In the world of free(dom) and open source software, there’s one type of application that’s missing. Well, technically there’s a lot, but there’s one that I’ve oft wondered why there is no open source software for: making comics.
For Mac users, there’s Comic Life. For Windows users, there’s the Windows version of Comic Life, and a number of other offerings. I’ve played with the latter, and found a number of limitations, but even with limitations, it’s more than the open source software sector has. (I can get the same kind of results for basic Comic Life functionality using a combination of Krita and Gimp, the two playing off of one anothers’ lackings, but it ain’t pretty, and it takes a few days longer per panel.)
I’m a software programmer, but I wouldn’t know where to start when it comes to working with images. It seems simple enough: make templates with rectangles which are SVG images using masks. Drop images inside the rectangles. Allow resizing both either the rectangle (preferably with grid snapping, something not found in Comic Life for Windows) or inner image (which has resulted in very bad quality in the resized image for me in Comic Life, but it only occurs sometimes, and can be worked around by deleting the image, then replacing it and resizing it again). Speech balloons and their tails would be SVG images, preferably with an intelligent whitespace inner border, keeping text from bleeding over the edges of the bubble (and more control over the tail than Comic Life offers).
If only I knew where to start (using either Qt or KDE), this would definitely be the type of program that a lot of people would use. Not just those 20 Linux users and two BSD users interested in making comics, but also Windows users who can’t (won’t) afford to pay for Comic Life for Windows. (Well, minus those who simply pirate the software, taking it down to a target market of maybe 50 more users there.) I could probably learn where to start, but between fiction writing, anime watching, and photograph taking, my software programming’s looking rather restricted to what I do at work (which does not involve comics).
Running Comic Life on Linux via a Win32 compatability layer (Wine) is a flawed implementation, and running it on Windows Vista has stability issues for me. Maybe after NaNoWriMo, I should invest a month into learning/writing such software. Yes, I should do that “one day”. In the meantime, I’ll simply wish someone else would do it, let someone else serve the target market of 72 comic maker hopefuls.
Perhaps it’s best this way, as I have no ability when it comes to comic dialogue. But, that’s all right. I’m not planning on doing a series of anime comics (others handle that), but I did have a random idea come up during a discussion on racism earlier this year.
Yeah, maybe it’s for the better that Linux/BSD users such as myself don’t have access to comic software.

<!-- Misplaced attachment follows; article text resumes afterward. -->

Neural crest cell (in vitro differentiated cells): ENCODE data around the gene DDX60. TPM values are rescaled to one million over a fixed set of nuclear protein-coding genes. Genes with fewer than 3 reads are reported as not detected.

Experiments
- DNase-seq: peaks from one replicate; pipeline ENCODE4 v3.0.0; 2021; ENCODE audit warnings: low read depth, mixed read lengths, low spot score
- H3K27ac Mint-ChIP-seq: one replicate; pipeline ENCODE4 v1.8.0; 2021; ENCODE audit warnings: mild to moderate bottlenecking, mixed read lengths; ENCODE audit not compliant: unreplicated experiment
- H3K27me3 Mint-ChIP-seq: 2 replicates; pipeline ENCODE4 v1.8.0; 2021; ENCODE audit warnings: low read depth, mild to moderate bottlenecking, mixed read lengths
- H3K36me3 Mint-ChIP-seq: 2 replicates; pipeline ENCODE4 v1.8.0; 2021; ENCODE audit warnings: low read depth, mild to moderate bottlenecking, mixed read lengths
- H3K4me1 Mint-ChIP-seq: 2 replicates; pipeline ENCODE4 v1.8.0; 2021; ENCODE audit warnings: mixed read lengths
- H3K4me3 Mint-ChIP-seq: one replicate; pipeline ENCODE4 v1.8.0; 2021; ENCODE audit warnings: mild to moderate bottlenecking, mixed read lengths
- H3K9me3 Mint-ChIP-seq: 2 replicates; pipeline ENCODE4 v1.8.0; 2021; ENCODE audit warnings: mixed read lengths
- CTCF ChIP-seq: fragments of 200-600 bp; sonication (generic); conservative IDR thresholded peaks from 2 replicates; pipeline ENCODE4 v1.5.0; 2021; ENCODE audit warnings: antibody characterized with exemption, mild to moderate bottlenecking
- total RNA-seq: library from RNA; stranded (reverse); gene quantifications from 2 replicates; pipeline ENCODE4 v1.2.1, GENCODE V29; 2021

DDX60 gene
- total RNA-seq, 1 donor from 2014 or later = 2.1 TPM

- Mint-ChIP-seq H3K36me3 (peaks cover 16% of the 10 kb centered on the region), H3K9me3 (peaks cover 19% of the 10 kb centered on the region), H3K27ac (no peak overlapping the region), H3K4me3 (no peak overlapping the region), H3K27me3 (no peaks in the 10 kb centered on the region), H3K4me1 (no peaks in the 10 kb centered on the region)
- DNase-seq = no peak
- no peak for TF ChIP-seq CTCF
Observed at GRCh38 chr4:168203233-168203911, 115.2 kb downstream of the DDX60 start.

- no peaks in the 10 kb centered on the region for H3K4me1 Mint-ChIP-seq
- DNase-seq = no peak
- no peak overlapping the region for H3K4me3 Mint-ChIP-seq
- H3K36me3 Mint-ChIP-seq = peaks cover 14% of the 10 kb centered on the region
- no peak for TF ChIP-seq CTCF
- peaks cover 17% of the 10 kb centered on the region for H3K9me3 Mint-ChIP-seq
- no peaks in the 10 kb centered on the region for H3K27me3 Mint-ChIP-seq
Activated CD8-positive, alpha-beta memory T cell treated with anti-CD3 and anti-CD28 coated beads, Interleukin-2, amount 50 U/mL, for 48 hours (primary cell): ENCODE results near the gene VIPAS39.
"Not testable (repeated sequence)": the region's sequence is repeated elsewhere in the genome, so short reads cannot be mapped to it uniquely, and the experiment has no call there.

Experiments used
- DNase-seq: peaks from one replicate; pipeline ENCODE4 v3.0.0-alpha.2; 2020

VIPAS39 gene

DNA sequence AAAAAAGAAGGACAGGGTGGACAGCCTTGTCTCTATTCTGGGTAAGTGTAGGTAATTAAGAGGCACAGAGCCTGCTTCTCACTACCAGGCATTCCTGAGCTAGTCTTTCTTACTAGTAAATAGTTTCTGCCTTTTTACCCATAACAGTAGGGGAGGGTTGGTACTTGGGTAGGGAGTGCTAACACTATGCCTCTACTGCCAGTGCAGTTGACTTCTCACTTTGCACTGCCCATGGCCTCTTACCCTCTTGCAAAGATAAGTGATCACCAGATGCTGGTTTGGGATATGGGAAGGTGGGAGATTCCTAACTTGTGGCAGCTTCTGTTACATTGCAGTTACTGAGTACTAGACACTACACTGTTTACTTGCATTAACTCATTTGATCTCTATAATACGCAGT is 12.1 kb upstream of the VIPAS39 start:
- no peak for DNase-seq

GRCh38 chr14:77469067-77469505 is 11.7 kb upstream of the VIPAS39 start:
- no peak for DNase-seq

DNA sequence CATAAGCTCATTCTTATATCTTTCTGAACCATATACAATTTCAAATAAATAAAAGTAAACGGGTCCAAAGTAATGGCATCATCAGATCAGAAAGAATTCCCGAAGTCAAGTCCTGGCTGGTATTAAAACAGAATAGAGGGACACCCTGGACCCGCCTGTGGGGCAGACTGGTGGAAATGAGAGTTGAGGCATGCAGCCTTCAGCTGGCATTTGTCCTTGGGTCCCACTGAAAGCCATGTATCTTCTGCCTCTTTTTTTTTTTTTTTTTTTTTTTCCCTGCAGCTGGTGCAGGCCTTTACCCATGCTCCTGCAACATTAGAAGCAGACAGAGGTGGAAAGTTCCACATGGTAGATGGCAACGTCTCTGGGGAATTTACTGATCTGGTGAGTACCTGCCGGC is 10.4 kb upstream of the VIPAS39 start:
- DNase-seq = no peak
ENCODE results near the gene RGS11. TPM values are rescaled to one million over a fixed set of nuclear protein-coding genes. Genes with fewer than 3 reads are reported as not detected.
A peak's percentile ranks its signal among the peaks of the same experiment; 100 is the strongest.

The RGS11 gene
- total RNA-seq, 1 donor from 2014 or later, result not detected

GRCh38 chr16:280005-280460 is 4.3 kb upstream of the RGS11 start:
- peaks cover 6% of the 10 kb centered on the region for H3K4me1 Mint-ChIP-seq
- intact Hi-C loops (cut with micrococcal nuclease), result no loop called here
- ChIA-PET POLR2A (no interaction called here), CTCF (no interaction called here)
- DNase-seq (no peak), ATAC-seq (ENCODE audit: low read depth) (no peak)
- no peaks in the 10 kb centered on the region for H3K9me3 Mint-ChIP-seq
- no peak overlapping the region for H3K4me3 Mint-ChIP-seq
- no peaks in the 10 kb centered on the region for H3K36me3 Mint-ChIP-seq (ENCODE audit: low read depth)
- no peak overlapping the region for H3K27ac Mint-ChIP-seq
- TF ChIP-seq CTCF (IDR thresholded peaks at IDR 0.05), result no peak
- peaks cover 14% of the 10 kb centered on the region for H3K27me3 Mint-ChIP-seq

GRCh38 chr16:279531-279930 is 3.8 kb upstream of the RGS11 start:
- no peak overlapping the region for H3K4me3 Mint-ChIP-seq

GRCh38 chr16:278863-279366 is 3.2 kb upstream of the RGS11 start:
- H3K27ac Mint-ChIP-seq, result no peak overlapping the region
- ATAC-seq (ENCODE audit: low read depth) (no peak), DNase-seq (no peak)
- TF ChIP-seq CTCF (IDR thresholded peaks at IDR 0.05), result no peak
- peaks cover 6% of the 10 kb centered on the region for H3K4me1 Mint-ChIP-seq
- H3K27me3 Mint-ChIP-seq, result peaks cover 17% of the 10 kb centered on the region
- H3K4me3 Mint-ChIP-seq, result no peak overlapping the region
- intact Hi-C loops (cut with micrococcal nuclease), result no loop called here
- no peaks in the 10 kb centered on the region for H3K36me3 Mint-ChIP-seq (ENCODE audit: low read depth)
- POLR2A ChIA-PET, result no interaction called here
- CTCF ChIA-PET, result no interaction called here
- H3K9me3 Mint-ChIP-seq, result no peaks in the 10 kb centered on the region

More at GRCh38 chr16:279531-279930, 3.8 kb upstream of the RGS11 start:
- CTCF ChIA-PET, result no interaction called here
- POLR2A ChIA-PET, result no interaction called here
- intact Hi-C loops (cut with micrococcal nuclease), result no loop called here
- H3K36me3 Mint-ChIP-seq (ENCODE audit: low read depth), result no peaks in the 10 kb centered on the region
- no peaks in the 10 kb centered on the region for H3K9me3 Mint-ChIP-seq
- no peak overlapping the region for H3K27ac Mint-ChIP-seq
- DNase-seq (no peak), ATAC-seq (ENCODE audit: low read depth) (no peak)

(Yes, there’s a typo in page two, panel one, where it should read “It appears to me“, but I’m not going to spend half an hour booting into Windows Vista and having Comic Life crash once and freeze Windows once just to correct it.)
After playing with Inkscape’s ellipses and Bezier curves, with path union, and stroke and fill controls, speech balloons become a barely tolerable task. We’ll ignore thinking about what would go into making a thought balloon. At the very least, it should work for photo comics.
Image masking might become tolerable with preset templates, so long as I don’t plan to change the style of a template after starting a comic with it. I need to play with clipping and see if that’s what I should be using instead of masking. Neither masking nor clipping appears to allow moving/resizing the masked/clipped object while not moving/resizing the masker/clipper.
Doing a path union on multiple ellipses makes for a nice speech balloon.
For the curious, Wikipedia’s article on “Heads Up, Seven Up”.
Okay, with a little bit of work, making comics in Inkscape has officially become “considerably easy”. I might have to put together one of those tutorials I’ve always felt someone should have put together. (I’m “someone”, after all!)
(Please ignore the part where the student says “Sakura” when it should be “Kinomoto-san”.)
Speech balloon manipulation in Inkscape is super-easy, and that scares me.
I’m starting to think thought balloons will be quick and easy, after playing with making an exclamation balloon.
Colored balloons aren’t that hard to make, either, but they require a little more time and effort. If there’s any kind of scripting engine (such as Gimp has), that would make things a lot easier.
I beg the forgiveness of any and all Syaoran fans. I grew up on He-Man (and Smurfs) in my very young years.
Someone found this post via Google on a search for “comic software for linux” (no quotes), where this post was the fifth result. Okay, that’s it, I’m going to be doing a series of tutorial posts on this using Inkscape, because 1) I’ve wanted to find such tutorials for over two years now, and 2) I might forget anything I learn, and need to refer to it. But no tutorials just yet. I have NaNoWriMo this week.